IT’S like stepping into fairyland - just for a moment.

IN the distance, a gingerbread style house you might half expect Hansel and Gretel to step out of, but this is a chapel, a shrine to an everyday Essex woman called Julie Cope built by her imaginary husband as a kind of Essex Taj Mahal.

Situated just outside Wrabness, it was actually conceived by the county’s most famous living artist, Grayson Perry, along with architect, Charles Holland, as part of a project for Living Architecture, which was set up to change public perceptions of modern architecture.

Now a special exhibition is taking place at the Firstsite art gallery in Colchester made-up of some of the art works inside the House for Essex as well as models, plans and even a 3,000 word ballad, written by Grayson, which puts the building of the house into an artistic context.

Grayson says: “It’s a shrine and a holiday cottage – an art work you can stay in.

“I think some people have been frustrated that they cannot go in. A lot of people just see the outside and would love to go in and have a glimpse so this an opportunity for them to see the art works inside.

“Many years ago Alain de Botton, who is the creative director of Living Architecture, and I met at some party and we talked about whether I would like to design a church and I said I would quite like to do that. I suppose that’s where it all started and then the idea of me doing it just rumbled on as the years went by until one day, out of the blue, he asked whether the church idea could be completed as one of their houses. In the Firstsite show there is a model that I built of my design of a church which echoes the house.”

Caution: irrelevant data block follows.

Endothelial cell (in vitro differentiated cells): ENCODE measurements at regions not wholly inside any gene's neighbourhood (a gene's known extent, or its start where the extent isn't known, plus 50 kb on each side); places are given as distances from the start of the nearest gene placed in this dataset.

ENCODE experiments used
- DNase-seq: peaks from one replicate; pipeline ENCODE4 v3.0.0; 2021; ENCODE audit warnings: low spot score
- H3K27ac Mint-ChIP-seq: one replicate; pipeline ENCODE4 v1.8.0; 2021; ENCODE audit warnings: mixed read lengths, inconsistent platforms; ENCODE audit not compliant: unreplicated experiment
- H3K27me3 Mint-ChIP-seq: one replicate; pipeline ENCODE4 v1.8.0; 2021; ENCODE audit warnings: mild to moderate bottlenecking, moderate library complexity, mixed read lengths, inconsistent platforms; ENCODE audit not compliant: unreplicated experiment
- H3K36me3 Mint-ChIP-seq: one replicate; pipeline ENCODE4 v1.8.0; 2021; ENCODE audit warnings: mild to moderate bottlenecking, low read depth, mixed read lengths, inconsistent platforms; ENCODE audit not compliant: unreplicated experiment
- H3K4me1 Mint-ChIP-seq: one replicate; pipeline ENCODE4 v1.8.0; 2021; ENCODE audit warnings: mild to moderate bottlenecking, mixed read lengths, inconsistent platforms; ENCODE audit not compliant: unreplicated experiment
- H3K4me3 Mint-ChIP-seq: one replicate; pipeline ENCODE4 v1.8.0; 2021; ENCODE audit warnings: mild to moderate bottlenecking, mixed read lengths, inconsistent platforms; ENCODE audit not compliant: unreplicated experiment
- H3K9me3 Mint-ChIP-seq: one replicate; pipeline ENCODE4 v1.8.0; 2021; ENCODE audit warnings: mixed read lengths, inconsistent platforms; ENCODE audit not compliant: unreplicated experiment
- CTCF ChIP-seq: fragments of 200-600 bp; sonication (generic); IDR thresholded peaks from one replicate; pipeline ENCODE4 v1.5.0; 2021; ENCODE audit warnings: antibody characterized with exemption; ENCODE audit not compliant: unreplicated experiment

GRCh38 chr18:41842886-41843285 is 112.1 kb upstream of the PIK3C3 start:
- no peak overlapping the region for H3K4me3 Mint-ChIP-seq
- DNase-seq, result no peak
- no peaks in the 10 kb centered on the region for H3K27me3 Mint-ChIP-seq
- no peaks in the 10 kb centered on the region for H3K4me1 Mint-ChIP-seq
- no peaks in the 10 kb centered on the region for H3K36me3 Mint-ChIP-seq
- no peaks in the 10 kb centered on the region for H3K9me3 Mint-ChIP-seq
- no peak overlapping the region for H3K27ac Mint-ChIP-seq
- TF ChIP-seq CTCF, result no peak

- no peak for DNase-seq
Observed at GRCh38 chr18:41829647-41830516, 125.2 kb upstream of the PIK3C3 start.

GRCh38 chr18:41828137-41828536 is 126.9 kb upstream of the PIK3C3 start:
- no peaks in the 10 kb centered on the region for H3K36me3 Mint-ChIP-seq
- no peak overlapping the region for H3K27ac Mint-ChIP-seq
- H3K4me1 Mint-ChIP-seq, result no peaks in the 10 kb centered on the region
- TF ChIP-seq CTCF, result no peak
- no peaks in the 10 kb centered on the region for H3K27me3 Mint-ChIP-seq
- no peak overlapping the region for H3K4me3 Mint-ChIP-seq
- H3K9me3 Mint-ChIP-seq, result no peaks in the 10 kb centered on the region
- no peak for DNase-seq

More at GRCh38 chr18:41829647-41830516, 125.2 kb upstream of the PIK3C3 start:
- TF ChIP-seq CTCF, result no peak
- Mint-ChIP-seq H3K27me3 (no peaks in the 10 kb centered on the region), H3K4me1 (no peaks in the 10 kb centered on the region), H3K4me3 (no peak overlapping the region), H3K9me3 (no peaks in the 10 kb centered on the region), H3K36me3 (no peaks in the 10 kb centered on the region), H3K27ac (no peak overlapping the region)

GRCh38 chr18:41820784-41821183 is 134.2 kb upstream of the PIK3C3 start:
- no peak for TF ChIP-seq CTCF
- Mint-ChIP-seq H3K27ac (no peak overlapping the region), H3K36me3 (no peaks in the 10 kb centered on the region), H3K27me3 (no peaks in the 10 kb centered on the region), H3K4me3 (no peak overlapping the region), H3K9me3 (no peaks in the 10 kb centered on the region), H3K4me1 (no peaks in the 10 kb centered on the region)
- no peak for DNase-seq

Also included are The Essex House Tapestries: The Life of Julie Cope on loan from the Crafts Council Collection. The two major tapestries illustrate the key events in Julie’s journey, from her birth on Canvey Island during the great flood of 1953 to her untimely death in a tragic accident on Colchester High Street. Overflowing with cultural and architectural detail, the tapestries contain a social history of Essex and modern Britain that reflects Firstsite’s year-long focus on contemporary identity.

The first, A Perfect Match is centered upon Julie’s conventional early life and ultimately doomed relationship with her first husband Dave.

The second, In Its Familiarity, Golden depicts Julie’s ‘second act’, in which she takes control of her life and widens her horizons as she relocates to Maldon with her children and attends university in Colchester, where she meets her second husband Rob.

Grayson Perry: The Life of Julie Cope runs at the Firstsite art gallery from November 18 to February 18.

For more information on the exhibition go to